Heavenly Mansions was commissioned by Dovecot Studios for the Grayson Perry exhibition Julie Cope’s Grand Tour. It was designed by Charles Holland as a cabinet of curiosities displaying sketches, maquettes and artefacts from the design process between Grayson Perry and the architects FAT as they worked towards creating A House for Essex, their collaborative design for a contemporary wayside chapel.
Like the house itself, the piece combines a number of influences including Russian wooden architecture, medieval and pilgrimage chapels, jewelled reliquaries and ancient tombs. It sits somewhere between display cabinet, dressing table and mausoleum.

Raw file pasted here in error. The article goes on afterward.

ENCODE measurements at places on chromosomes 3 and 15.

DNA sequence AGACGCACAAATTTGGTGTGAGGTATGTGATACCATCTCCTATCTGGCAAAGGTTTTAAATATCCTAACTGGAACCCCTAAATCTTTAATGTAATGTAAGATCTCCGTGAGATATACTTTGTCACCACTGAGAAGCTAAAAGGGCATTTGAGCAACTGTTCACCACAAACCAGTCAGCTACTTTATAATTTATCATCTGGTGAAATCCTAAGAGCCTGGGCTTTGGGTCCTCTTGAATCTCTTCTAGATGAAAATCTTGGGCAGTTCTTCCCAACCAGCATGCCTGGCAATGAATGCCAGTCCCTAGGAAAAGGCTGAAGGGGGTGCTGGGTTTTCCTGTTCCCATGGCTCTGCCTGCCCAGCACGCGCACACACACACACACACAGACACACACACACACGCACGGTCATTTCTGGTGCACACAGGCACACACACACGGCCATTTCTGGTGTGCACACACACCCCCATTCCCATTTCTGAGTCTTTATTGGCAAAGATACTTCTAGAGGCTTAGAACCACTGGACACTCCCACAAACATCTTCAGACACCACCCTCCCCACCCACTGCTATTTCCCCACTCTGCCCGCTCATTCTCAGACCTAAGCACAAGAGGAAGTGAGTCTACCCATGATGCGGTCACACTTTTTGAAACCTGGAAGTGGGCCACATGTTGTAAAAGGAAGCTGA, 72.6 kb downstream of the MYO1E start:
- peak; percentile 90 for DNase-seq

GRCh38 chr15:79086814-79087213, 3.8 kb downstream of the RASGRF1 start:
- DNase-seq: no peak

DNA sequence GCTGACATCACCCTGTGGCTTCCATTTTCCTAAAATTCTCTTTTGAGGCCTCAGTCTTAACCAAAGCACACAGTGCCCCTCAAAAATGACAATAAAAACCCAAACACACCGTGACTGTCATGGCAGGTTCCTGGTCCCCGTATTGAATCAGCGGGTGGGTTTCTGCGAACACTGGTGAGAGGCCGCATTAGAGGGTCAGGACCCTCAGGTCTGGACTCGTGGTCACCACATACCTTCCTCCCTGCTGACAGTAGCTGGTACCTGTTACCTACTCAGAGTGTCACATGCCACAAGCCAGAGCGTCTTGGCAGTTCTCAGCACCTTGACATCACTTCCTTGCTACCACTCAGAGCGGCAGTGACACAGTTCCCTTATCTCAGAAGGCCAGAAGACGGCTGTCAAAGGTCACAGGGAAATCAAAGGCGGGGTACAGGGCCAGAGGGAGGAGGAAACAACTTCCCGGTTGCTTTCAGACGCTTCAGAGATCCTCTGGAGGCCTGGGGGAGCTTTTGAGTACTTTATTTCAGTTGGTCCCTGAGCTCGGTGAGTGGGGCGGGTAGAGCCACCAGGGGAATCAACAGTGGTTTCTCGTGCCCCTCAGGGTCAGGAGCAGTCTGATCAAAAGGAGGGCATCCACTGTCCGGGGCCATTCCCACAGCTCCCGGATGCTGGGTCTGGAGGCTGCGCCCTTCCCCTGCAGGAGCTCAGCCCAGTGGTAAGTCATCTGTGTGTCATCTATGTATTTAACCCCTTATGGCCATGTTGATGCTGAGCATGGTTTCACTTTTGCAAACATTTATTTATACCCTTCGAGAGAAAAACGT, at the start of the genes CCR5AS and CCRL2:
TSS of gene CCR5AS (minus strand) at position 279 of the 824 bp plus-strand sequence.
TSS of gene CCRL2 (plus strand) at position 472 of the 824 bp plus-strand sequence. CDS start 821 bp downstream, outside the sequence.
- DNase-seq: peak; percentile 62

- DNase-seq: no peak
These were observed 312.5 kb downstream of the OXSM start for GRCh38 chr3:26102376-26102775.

The title, Heavenly Mansions, refers to the title of a book by John Summerson, the first curator of the John Soane Museum – another building that influenced the design of A House For Essex. In the essay, Summerson discusses the history of aedicular structures, little buildings that inhabit larger ones. In this sense, the cabinet captures in miniature many qualities of the house itself.
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